Gary Krysztopik

If the intent is to be an emergency transmitter and not a tracking device, it can be made from open source hardware and software so that the operation is transparent and only as intended.

Mark Unwin
Mark Unwin

what? I got sidetracked on the 'People of Party Cove' slideshow next to the article, girls kissing, licking each other's butts

oakclifftownie
oakclifftownie

I have found that in some cases Tech stuff  might roll out with a lot of high hopes fanfare and of course drama .....

Then ends up boxed up in a broom closet .

Shannon Adolph
Shannon Adolph

Those who would give up Essential Liberty to purchase a little Temporary Safety, deserve neither Liberty nor Safety.

Myrna.Minkoff-Katz
Myrna.Minkoff-Katz topcommenter

How many scared employees will speak up when an employer abuses them?  Companies have tremendous power over your personal liberties and the limitation of them these days of high unemployment. 

Jarod Warren
Jarod Warren

The only argument here is deciding: Which Weighs More? Your personal sense of privacy or the coffin of your 6-year old? Once faced with the glaring hubris of our sense of control and entitlement, the options become rather obvious.

doublecheese
doublecheese

A company creates a device with off the shelf components from China.  The device uses standard technology and communication protocols that they spent no time developing.  The company then shops it around to school districts around the country exploiting a common fear and telling them this is the solution.  They find a sucker.  Ca-CHING!!

Myrna.Minkoff-Katz
Myrna.Minkoff-Katz topcommenter

What if your work sent out a memo that stated they were installing cameras in the restrooms?  Would you dumb doofuses then say, "I'm employed by them and must follow their rules?"  Wake up, people.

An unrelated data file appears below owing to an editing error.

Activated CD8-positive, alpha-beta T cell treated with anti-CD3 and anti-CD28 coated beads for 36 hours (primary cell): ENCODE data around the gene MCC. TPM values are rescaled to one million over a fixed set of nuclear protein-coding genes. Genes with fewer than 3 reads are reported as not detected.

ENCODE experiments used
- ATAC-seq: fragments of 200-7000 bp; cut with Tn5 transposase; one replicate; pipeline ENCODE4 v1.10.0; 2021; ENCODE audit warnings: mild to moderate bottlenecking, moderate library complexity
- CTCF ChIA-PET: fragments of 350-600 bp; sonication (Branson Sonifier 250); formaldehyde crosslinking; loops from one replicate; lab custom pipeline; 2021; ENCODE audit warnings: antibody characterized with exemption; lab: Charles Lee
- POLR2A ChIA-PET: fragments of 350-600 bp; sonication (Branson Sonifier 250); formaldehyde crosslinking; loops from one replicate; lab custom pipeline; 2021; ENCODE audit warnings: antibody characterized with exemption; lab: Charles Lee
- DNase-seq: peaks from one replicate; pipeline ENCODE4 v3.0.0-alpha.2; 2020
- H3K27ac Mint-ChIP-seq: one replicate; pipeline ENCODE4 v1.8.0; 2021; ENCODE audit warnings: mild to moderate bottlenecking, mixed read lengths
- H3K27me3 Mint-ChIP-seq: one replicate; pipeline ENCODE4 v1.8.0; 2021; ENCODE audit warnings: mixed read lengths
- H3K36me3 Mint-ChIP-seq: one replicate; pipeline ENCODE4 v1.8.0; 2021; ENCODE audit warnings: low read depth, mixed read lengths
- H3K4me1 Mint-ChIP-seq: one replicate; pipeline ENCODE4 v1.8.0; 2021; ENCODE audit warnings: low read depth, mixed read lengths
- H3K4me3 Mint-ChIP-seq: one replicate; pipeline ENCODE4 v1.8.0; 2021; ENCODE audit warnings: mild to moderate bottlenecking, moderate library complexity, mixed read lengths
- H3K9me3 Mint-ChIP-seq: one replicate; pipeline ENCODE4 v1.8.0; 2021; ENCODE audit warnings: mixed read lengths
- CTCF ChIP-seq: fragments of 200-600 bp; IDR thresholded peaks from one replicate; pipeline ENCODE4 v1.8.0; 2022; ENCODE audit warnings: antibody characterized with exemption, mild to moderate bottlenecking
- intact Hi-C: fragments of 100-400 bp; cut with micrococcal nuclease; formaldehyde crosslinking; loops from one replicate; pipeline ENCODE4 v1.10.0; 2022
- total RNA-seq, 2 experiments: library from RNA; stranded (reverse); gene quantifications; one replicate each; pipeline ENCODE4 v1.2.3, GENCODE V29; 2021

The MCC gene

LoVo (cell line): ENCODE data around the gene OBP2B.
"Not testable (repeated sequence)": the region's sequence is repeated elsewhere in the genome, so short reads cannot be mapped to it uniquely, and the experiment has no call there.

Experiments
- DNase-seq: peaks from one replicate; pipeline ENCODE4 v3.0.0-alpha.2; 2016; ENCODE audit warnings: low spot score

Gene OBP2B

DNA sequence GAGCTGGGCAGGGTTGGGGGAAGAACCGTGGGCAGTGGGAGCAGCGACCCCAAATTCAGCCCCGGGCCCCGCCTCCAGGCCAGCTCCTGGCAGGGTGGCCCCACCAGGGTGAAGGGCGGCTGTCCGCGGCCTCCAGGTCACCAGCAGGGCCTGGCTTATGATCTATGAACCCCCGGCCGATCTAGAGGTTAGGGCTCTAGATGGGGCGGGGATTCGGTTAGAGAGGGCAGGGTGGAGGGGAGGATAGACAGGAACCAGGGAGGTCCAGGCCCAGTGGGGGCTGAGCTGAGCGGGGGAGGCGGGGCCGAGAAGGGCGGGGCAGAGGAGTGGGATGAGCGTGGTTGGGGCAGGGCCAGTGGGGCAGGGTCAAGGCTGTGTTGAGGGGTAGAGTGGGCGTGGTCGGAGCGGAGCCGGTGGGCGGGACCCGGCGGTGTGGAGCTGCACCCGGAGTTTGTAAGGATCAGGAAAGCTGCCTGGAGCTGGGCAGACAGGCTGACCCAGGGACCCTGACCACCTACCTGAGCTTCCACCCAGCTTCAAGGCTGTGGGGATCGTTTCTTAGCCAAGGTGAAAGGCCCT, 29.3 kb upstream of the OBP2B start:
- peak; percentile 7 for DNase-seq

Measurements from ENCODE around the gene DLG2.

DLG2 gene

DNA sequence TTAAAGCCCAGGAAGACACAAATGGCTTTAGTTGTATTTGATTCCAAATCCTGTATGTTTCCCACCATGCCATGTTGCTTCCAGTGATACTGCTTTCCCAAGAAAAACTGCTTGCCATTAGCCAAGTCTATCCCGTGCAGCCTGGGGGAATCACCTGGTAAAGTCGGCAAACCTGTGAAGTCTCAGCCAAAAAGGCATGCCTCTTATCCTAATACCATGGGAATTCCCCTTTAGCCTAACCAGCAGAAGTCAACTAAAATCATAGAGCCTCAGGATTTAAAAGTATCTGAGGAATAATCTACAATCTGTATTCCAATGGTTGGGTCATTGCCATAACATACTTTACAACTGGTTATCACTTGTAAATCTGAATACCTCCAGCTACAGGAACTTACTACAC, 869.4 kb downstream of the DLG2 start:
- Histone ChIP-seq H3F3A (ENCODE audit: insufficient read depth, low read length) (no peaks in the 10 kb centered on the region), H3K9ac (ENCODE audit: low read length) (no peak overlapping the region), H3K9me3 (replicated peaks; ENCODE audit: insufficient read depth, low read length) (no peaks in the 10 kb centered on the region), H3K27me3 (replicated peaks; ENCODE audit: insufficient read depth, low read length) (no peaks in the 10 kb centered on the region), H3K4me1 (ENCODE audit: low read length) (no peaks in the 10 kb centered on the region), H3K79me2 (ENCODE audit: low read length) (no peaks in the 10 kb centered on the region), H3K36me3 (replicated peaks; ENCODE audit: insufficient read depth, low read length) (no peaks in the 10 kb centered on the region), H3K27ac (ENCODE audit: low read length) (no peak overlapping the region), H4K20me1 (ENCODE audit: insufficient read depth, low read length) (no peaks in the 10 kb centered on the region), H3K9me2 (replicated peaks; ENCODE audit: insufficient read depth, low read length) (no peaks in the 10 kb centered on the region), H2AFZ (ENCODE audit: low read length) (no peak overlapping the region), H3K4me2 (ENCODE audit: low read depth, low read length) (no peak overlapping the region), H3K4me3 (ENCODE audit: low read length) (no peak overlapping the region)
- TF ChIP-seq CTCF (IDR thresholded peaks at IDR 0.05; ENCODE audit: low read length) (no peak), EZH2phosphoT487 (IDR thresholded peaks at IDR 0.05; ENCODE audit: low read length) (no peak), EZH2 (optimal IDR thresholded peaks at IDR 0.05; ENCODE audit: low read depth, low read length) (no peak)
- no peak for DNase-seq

Myrna.Minkoff-Katz
Myrna.Minkoff-Katz topcommenter

If parents choose to track their children, that's their business.  But a government institution forcing American citizens to wear these devices is nothing less than a totalitarian atrocity.

azimmiza
azimmiza

@doublecheese  Don't ya just love Capitalism and all this with other people's money 2. That' a prime example of a double tap if I ever saw one.

bmarvel
bmarvel topcommenter

@Myrna.Minkoff-Katz Do you bell you cats in case they get out of the house?

ScottsMerkin
ScottsMerkin topcommenter

@Myrna.Minkoff-Katz If my work wants to track me during work hours that is their choice, Im employed by them and must follow their rules.  Hell, access badges arent just for security, they give your company a time stamp every time you enter and leave the building

ruddski
ruddski

No, hon - its not totalitarian, they can always quit the job.

RTGolden1
RTGolden1 topcommenter

@ScottsMerkin @alteredjustice ...and regardless of what you think you've done, you can't turn the GPS feature of your cell phone off.  It is always on, in the name of 'safety'.

alteredjustice
alteredjustice

@ScottsMerkin I'd say a GPS device attached to a truck is a little different and less objectionable than the same device being attached to a human.

ScottsMerkin
ScottsMerkin topcommenter

@Myrna.Minkoff-Katz and then you get arrested or ticketed or fired for it.  tracking an individual that you pay to do work for you so that you make sure you are getting what you paid for is not.  Just about every company truck you see rolling around town has a GPS tracker on it, so the boss can know where the employee is.